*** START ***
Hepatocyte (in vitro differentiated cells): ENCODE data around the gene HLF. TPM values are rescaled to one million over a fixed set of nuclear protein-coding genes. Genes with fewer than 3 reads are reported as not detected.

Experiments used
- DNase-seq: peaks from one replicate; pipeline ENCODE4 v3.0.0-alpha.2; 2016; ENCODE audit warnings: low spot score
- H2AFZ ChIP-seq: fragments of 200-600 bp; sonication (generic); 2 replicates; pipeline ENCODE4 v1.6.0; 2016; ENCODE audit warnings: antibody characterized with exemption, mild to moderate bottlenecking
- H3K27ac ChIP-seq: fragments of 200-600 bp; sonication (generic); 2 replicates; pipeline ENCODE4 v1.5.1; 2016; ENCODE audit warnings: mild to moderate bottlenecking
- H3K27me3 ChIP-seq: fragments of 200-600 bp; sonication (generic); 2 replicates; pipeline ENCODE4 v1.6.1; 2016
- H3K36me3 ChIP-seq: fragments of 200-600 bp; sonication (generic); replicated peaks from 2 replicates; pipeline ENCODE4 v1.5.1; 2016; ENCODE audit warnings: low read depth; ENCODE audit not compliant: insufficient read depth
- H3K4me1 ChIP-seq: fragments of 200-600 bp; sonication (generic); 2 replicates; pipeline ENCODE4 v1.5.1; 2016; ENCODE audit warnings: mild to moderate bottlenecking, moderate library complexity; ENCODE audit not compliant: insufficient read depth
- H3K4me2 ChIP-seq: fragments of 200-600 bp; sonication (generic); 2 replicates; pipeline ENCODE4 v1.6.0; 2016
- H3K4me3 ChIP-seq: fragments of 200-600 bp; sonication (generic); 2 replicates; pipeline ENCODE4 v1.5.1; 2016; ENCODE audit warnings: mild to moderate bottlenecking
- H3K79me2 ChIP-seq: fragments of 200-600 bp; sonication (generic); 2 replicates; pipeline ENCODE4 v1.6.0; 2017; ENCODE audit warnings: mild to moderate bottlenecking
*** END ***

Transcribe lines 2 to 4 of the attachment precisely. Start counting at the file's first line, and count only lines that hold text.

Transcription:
Experiments used
- DNase-seq: peaks from one replicate; pipeline ENCODE4 v3.0.0-alpha.2; 2016; ENCODE audit warnings: low spot score
- H2AFZ ChIP-seq: fragments of 200-600 bp; sonication (generic); 2 replicates; pipeline ENCODE4 v1.6.0; 2016; ENCODE audit warnings: antibody characterized with exemption, mild to moderate bottlenecking